Analysis. The court of appeals rejected those arguments. First, the court noted that the legislature enacted speed restrictions “‘for the protection of persons and property and in the interest of public safety, and the preservation of human life.’” (Slip op. at 6.) While G.S. 20-145 expressly exempts police vehicles from speed limitations when driven in pursuit of a suspect and with due regard for safety, no statutory provision similarly exempts bail bondsmen from such limitations when pursuing a principal. The court determined that, like any other citizen, bail bondsmen must follow the state’s motor vehicle laws—even when pursuing a principal who has failed to appear in court. The authority to use reasonable means to capture a principal does not create an exemption from the speed limit laws. The court further noted that a bondsman’s power to take a principal into custody arises from the contractual relationship between the principal and the surety. (Slip op. at 8-9). Bond agreements provide that the surety posts the bail and, in return, the principal agrees that the surety can recapture him or her at any time. Mathis, 349 N.C. at 509. By entering this contract, the principal voluntarily consents to the custody of the surety and, under common law, implicitly agrees that the surety or the surety’s agent may break and enter his home and use reasonable force to apprehend him. The principal may not, however, contract away the rights of third parties. Thus, the McGee court reasoned, just as a bail bondsman cannot enter the home of a third party (that is not the principal’s residence) without the third party’s consent, bondsmen pursuing principals on the state’s roadways cannot engage in conduct that endangers the lives and property of third parties. Third parties have the right to expect that others using public roads, including bail bondsmen, will follow the laws in Chapter 20.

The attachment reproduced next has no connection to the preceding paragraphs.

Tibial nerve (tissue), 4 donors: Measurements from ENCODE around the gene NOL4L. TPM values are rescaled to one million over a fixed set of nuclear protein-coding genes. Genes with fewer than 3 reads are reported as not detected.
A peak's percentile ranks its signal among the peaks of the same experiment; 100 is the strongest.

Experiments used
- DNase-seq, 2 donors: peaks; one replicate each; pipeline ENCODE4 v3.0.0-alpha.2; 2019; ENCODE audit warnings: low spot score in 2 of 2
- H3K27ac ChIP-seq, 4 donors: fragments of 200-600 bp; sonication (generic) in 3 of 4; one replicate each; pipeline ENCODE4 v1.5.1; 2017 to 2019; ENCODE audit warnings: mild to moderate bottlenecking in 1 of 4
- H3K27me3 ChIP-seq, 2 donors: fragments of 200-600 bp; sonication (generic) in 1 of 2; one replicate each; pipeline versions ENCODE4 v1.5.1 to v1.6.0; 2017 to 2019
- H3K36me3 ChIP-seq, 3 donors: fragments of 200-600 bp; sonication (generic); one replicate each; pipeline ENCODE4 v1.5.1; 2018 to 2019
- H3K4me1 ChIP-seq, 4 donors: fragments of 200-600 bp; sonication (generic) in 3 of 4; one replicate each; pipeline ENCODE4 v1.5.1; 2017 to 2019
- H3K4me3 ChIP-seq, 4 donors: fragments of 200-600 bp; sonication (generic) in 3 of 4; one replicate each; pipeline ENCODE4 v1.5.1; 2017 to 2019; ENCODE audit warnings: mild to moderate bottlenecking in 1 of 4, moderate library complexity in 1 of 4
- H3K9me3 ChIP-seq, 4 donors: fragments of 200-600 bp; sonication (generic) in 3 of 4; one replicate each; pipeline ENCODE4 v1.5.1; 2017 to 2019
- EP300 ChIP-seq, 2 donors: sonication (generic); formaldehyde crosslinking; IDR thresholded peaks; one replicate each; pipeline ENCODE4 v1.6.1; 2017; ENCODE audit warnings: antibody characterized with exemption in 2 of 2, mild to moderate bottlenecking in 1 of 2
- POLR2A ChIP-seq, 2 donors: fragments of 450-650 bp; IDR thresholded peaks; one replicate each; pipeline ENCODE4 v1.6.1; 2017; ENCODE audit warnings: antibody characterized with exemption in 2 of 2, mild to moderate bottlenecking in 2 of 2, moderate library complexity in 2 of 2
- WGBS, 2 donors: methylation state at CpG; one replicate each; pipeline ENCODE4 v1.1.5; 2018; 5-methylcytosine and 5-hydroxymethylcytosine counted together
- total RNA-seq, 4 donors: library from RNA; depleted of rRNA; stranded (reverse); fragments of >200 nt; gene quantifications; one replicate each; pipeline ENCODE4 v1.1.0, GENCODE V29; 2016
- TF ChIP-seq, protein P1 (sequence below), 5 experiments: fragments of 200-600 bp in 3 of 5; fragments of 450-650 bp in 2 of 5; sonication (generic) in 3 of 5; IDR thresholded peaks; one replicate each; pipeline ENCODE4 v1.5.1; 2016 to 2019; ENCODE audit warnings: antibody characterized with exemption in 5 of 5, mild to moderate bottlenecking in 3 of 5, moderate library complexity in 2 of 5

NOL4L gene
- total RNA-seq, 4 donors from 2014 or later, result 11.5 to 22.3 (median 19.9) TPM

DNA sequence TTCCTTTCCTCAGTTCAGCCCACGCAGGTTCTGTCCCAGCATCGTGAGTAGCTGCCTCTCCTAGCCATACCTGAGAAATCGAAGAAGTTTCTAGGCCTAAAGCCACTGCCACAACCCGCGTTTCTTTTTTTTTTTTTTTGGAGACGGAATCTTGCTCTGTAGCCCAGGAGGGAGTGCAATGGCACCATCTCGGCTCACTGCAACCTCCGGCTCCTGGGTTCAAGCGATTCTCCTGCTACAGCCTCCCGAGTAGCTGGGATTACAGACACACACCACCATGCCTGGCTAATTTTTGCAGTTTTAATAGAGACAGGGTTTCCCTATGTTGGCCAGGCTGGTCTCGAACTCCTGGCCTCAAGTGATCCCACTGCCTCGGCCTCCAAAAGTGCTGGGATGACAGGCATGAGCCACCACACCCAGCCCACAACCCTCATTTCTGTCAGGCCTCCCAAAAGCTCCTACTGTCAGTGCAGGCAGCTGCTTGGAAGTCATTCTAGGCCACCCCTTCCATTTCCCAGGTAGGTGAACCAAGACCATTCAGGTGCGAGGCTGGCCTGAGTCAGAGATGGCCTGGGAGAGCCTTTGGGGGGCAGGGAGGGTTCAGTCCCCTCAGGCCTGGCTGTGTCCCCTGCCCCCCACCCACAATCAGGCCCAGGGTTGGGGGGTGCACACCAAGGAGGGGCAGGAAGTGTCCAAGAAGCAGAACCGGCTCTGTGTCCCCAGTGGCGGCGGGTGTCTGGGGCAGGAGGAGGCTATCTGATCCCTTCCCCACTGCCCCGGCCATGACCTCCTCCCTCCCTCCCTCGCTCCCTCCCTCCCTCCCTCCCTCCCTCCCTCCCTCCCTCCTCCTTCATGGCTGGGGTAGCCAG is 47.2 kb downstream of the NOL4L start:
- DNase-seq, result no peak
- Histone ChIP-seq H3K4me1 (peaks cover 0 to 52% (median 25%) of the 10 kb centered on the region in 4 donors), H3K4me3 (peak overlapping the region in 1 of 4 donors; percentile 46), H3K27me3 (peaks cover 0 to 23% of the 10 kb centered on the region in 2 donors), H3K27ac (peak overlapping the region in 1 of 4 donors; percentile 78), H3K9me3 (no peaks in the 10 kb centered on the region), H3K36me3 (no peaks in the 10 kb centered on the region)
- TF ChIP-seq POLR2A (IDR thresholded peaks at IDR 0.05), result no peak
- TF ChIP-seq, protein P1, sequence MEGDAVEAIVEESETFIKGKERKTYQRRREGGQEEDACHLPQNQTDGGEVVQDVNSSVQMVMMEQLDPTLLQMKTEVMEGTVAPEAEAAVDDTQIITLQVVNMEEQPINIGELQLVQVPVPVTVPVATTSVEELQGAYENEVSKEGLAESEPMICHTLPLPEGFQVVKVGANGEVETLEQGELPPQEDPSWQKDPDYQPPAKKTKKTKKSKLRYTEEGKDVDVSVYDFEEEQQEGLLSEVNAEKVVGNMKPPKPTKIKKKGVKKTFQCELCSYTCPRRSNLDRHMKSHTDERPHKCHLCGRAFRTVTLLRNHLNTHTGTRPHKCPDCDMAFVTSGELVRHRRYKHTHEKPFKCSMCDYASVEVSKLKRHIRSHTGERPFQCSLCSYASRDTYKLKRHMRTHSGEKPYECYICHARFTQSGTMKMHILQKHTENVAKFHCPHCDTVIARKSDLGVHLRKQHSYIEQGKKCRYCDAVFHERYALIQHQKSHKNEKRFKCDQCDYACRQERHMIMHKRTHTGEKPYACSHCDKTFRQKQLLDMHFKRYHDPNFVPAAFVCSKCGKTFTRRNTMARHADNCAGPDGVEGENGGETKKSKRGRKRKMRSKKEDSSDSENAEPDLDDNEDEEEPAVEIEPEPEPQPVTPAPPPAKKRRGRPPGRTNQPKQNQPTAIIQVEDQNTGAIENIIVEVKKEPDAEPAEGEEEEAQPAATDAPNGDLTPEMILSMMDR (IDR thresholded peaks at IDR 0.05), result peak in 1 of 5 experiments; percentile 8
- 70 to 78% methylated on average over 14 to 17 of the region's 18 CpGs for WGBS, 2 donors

Thus, the court concluded that the trial court’s instruction was proper. It clarified that a bondsman’s right to arrest a principal does not include the right to violate the state’s motor vehicle laws – a correct statement of the law. The instruction did not invade the province of the jury, which was left to determine whether the defendant violated G.S. 20-141(a) by driving at a greater speed than was reasonable and prudent given the circumstances.
Pretrial release didn’t used to be complicated. But over the last 10 years or so that’s changed, with the addition of exceptions and special procedures. In a series of posts, I’ll address some key issues about pretrial release. This post focuses on the basic question: Who gets conditions of pretrial release?
As a general rule, all criminal defendants are entitled to conditions of pretrial release. However, there are a number of exceptions to this general rule including: